Machine generated contents note: 1.1. Arguments Contra -- 1.1.1. First argument -- 1.1.2. Second argument -- 1.1.3. Third argument -- 1.2. Argument Pro -- 1.3. Proposed Answer -- 1.3.1. Definition of 'providence' -- 1.3.2. Possibility of Providence -- 1.3.3. Remark on terminology -- 1.3.4. Result of chapter 1 -- 1.4. Answer to the Objections -- 1.4.1. (to 1.1.1) -- 1.4.2. (to 1.1.2) -- 1.4.3. (to 1.1.3) -- 2.1. Arguments Contra -- 2.1.1. First argument -- 2.1.2. Second argument -- 2.2. Argument Pro -- 2.3. Proposed Answer -- 2.3.1. Result of chapter 2 -- 2.4. Answer to the Objections -- 2.4.1. (to 2.1.1) -- 2.4.2. (to 2.1.2) -- 3.1. Arguments Contra -- 3.1.1. First argument -- 3.1.2. Second argument -- 3.1.3. Third argument -- 3.2. Argument Pro -- 3.3. Proposed Answer -- 3.3.1. Result of chapter 3 -- 3.4. Answer to the Objections -- 3.4.1. (to 3.1.1) -- 3.4.2. (to 3.1.2) -- 3.4.3. (to 3.1.3) -- 4.1. Arguments Contra -- 4.1.1. First argument -- 4.1.2. Second argument -- 4.2. Argument Pro -- 4.3. Proposed Answer -- 4.3.1. Change by movement -- 4.3.2. Thermodynamic change -- 4.3.3. Quantum-mechanical change -- 4.3.4. Result of chapter 4 -- 4.4. Answer to the Objections -- 4.4.1. (to 4.1.1) -- 4.4.2. (to 4.1.2) -- 4.5. Conclusion -- 5.1. Arguments Contra -- 5.1.1. First argument -- 5.1.2. Second argument -- 5.2. Argument Pro -- 5.3. Proposed Answer -- 5.3.1. Things and systems -- 5.3.2. Change and reversibility -- 5.3.3. Order -- 5.3.4. Becoming -- 5.3.5. Teleological order -- 5.3.6. Values and goals in non-living systems -- 5.3.7. Result of chapter 5 -- 5.4. Answer to the Objections -- 5.4.1. (to 5.1.1) -- 5.4.2. (to 5.1.2) -- 5.5. Conclusion -- 6.1. Arguments Contra -- 6.1.1. First argument -- 6.1.2. Second argument -- 6.1.3. Third argument -- 6.2. Argument Pro -- 6.3. Proposed Answer -- 6.3.1. Extreme positions -- 6.3.2. Randomness in arithmetic and geometry -- 6.3.3. Kinds of chance and randomness concerning dynamical laws of nature -- 6.3.4. Kinds of chance and randomness concerning statistical laws of nature -- 6.3.5. Complexity and randomness of sequences -- 6.3.6. Kinds of chance and randomness w.r.t. structure and order -- 6.3.7. Kinds of chance and randomness w.r.t. teleological order -- 6.3.8. Results of chapter 6 -- 6.4. Answer to the Objections -- 6.4.1. (to 6.1.1) -- 6.4.2. (to 6.1.2) -- 6.4.3. (to 6.1.3) -- 7.1. Arguments Contra -- 7.1.1. First argument -- 7.1.2. Second argument -- 7.2. Arguments Pro -- 7.2.1. First argument -- 7.2.2. Second argument -- 7.3. Proposed Answer -- 7.3.1. Living system (Biosystem) -- 7.3.2. Order and teleological order in living systems -- 7.3.3. Values in living systems -- 7.3.3.1. Primary, secondary and basic good of a living system -- 7.3.3.2. Goods and values -- 7.3.4. Values concerning the history of is -- 7.3.5. Higher-level teleological order -- 7.3.6. Higher human values -- 7.3.6.1. Different kinds of higher values -- 7.3.6.2. Values and norms -- 7.3.7. Projected teleological order -- 7.3.8. Result of chapter 7 -- 7.4. Answer to the Objections -- 7.4.1. (to 7.1.1) -- 7.4.2. (to 7.1.2) -- 7.5. Conclusion -- 8.1. Arguments Contra -- 8.1.1. First argument -- 8.1.2. Second argument -- 8.2. Argument Pro -- 8.3. Proposed Answer -- 8.3.1. The question of randomness of the DNA-sequence -- 8.3.2. The question of randomness and chance in the emergence of the DNA-sequence -- 8.3.3. The question of the randomness of mutation -- 8.3.4. Randomness and chance in the emergence of higher-level biological systems -- 8.3.5. Randomness concerning the Hardy-Weinberg equilibrium -- 8.3.6. Chance and randomness concerning goals and teleological order -- 8.3.7. Conclusion concerning chance and randomness -- 8.3.8. Results of chapter 8 -- 8.4. Answer to the Objections -- 8.4.1. (to 8.1.1) -- 8.4.2. (to 8.1.2) -- 9.1. Arguments Contra -- 9.1.1. First argument -- 9.1.2. Second argument -- 9.1.3. Third argument -- 9.1.4. Fourth argument -- 9.1.5. Fifth argument -- 9.2. Argument Pro -- 9.3. Proposed Answer -- 9.3.1. Providence is compatible with any kind of order which is realized in the universe -- 9.3.2. Providence is compatible with any kind of chance which is realized in the universe -- 9.3.3. Result of chapter 9 -- 9.4. Answer to the Objections -- 9.4.1. (to 9.1.1) -- 9.4.2. (to 9.1.2) -- 9.4.3. (to 9.1.3) -- 9.4.4. (to 9.1.4) -- 9.4.5. (to 9.1.5) -- 10.1. Arguments Contra -- 10.1.1. First argument -- 10.1.2. Second argument -- 10.1.3. Third argument -- 10.1.4. Fourth argument -- 10.1.5. Fifth argument -- 10.2. Argument Pro -- 10.3. Proposed Answer -- 10.3.1. Definition of 'providence' -- 10.3.2. Omnitemporal and temporal states of affairs (Df 10.1(b)) -- 10.3.3. Both states of affairs, those which hold for all times and those which hold for some time, come under God's providence -- 10.3.4. Result of chapter 10 -- 10.4. Answer to the Objections -- 10.4.1. (to 10.1.1) -- 10.4.2. (to 10.1.2) -- 10.4.3. (to 10.1.3) -- 10.4.4. (to 10.1.4 and 10.1.5) -- 11.1. Arguments Contra -- 11.1.1. First argument -- 11.1.2. Second argument -- 11.2. Argument Pro -- 11.3. Proposed Answer -- 11.3.1. Does God know all laws and constants of the universe? -- 11.3.2. Does God know all states, events, processes and initial conditions in the universe? -- 11.3.3. God's knowledge of contingent future events -- 11.3.4. Results of chapter 11 -- 11.4. Answer to the Objections -- 11.4.1. (to 11.1.1) -- 11.4.2. (to 11.1.2) -- 12.1. Arguments Contra -- 12.1.1. First argument -- 12.1.2. Second argument -- 12.2. Argument Pro -- 12.3. Proposed Answer -- 12.3.1. God permits order and teleological order -- 12.3.2. God is not all-willing -- 12.3.3. God's will is always fulfilled -- 12.3.4. God wills order and teleological order -- 12.3.5. God wills and permits chance and randomness -- 12.3.6. Result of chapter 12 -- 12.4. Answer to the Objections -- 12.4.1. (to 12.1.1 and 12.1.2) -- 13.1. Arguments Contra -- 13.1.1. First argument -- 13.1.2. Second argument -- 13.1.3. Third argument -- 13.1.4. Fourth argument -- 13.2. Argument Pro -- 13.3. Proposed Answer -- 13.3.1. The universe as a whole -- 13.3.2. The universe of order and chance -- 13.3.3. Self-organization -- 13.3.4. Natural selection -- 13.3.5. Development -- 13.3.6. Evolution -- 13.3.7. Transition from species A to variation A' -- 13.3.8. Transition from species A to species B -- 13.3.9. Heredity -- 13.3.10. What cannot be caused by creatures (internal causes of the universe) on principal grounds must be caused by God and his providence -- 13.3.10.1. Leibniz's answer -- 13.3.10.2. Can the laws or theories of physics be complete? -- 13.3.11. Result of chapter 13 -- 13.4. Answer to the Objections -- 13.4.1. (to 13.1.1) -- 13.4.2. (to 13.1.2) -- 13.4.3. (to 13.1.3) Everlasting universe -- 13.4.4. (to 13.1.4) Self-contained universe -- 14.1. Arguments Contra -- 14.1.1. First argument -- 14.1.2. Second argument -- 14.1.3. Third argument -- 14.2. Argument Pro -- 14.3. Proposed Answer -- 14.3.1. Are biological processes teleological? -- 14.3.2. Are non-biological processes teleological? -- 14.3.3. Can all living systems be integrated into a network of goals extrinsic to the living system? -- 14.3.4. Can all non-living systems be integrated into a network of goals? -- 14.3.5. Can all obtaining states of affairs be integrated into a network of goals? -- 14.3.5.1. Carbon-based life -- 14.3.5.2. Evolutionarily stable strategy -- 14.3.5.3. Queen Elizabeth l's goal -- 14.3.5.4. Children's understanding of goals -- 14.3.6. Functional explanation -- 14.3.7. Reasons for integration into a network of goals -- 14.3.8. Result of chapter 14 -- 14.4. Answer to the Objections -- 14.4.1. (to 14.1.1) -- 14.4.2. (to 14.1.2) -- 14.4.3. (to 14.1.3) -- 15.1. Arguments Contra -- 15.1.1. First argument -- 15.1.2. Second argument -- 15.1.3. Third argument -- 15.1.4. Fourth argument -- 15.1.5. Fifth argument -- 15.1.6. Sixth argument -- 15.2. Argument Pro -- 15.3. Proposed Answer -- 15.3.1. Determinism and indeterminism -- 15.3.2. Confusions concerning determinism, causality and prediction -- 15.3.3. Attacks on men's free will decision: Neuronal Determinism -- 15.3.4. Degrees of freedom on different levels -- 15.3.5. Definition of free will and of free will decision -- 15.3.5.1. Presuppositions of free will -- 15.3.5.2. Definition of 'free will' -- 15.3.5.3. Definition of 'free will decision' -- 15.3.6. Compatibility of nature's order and free will -- 15.3.7. Compatibility of providence and free will -- 15.3.7.1. God's knowledge and free will -- 15.3.7.2. Men's free will and God's will or permission -- 15.3.7.3. Men's free will and the causation by God or by creatures -- 15.3.7.4. Men's free will and the direction to some goal -- 15.3.8. Conclusion -- 15.3.9. Result of chapter 15 -- 15.4. Answer to the Objections -- 15.4.1. (to 15.1.1) -- 15.4.2. (to 15.1.2) -- 15.4.3. (to 15.1.3) -- 15.4.4. (to 15.1.4) -- 15.4.5. (to 15.1.5) -- 15.4.6. (to 15.1.6) -- 16.1. Arguments Contra -- 16.1.1. First argument -- 16.1.2. Second argument -- 16.1.3. Third argument -- 16.1.4. Fourth argument -- 16.1.5. Fifth argument -- 16.1.6. Sixth argument -- 16.2. Arguments Pro -- 16.2.1. First argument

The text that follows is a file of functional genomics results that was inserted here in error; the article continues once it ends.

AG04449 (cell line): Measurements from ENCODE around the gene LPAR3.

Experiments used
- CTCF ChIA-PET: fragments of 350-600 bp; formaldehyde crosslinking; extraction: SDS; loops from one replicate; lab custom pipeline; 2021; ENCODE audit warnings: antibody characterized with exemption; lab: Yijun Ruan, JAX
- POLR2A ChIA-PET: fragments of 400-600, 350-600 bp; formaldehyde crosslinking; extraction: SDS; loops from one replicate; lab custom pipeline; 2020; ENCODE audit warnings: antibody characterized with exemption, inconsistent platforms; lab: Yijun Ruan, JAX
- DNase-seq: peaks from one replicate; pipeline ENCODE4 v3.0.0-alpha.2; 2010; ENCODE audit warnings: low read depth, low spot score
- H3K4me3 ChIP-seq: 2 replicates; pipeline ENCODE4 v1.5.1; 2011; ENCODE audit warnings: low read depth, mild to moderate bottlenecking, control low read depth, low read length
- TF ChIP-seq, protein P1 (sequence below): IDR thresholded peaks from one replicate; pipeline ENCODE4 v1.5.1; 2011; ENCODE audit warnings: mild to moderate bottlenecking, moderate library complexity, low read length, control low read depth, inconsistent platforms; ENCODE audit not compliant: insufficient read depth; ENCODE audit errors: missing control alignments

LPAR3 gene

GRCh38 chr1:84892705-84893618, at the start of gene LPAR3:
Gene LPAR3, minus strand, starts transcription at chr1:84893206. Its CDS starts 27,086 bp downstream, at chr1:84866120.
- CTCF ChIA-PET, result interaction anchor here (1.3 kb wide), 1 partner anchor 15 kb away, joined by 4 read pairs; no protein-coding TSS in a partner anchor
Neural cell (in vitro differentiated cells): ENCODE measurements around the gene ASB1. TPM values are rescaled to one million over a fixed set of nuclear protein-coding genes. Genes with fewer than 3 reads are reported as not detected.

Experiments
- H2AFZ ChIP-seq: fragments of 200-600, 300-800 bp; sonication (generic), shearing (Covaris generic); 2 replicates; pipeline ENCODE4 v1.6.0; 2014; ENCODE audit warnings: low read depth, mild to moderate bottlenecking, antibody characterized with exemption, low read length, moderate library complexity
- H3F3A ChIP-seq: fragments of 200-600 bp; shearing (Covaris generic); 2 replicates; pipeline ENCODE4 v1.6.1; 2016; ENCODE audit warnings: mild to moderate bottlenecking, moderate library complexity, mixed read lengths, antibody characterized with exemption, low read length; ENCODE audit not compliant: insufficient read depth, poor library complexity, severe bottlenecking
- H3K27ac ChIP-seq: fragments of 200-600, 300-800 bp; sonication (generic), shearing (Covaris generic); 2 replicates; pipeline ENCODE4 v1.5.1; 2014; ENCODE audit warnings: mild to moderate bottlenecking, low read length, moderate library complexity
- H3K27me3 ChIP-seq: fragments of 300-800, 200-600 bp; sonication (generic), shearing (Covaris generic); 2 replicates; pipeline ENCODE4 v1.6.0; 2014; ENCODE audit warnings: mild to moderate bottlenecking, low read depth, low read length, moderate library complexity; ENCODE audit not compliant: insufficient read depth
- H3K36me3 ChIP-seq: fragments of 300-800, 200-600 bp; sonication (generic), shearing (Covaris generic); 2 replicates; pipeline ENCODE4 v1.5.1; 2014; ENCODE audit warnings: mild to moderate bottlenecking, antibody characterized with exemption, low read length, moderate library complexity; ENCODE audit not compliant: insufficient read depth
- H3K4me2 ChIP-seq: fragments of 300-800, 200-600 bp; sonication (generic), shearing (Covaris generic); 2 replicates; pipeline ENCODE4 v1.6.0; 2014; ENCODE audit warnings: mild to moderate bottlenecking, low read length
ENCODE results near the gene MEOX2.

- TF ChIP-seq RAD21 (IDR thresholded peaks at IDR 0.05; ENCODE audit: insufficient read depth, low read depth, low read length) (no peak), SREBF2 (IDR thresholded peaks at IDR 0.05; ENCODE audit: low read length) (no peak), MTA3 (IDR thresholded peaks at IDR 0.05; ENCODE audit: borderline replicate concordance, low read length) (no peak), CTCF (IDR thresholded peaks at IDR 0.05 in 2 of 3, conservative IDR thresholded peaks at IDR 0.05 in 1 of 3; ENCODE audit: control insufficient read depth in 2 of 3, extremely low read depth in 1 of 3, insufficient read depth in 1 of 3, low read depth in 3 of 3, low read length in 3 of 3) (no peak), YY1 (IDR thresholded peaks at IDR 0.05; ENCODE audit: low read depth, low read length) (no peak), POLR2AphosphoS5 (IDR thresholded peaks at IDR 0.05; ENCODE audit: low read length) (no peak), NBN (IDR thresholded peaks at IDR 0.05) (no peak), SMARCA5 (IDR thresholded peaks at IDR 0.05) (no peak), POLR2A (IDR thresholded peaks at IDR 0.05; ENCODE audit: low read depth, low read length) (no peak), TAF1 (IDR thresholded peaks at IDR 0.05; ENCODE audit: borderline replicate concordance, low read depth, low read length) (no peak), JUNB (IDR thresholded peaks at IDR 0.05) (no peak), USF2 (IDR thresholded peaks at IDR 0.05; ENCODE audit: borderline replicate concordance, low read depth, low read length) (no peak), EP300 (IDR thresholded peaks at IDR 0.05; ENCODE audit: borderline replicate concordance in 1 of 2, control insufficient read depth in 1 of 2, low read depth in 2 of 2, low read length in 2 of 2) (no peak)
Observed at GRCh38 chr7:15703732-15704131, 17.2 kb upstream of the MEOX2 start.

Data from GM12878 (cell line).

ISBN
9781614518914 (hd.bd.)
OCLC
888165541
RCP
H - S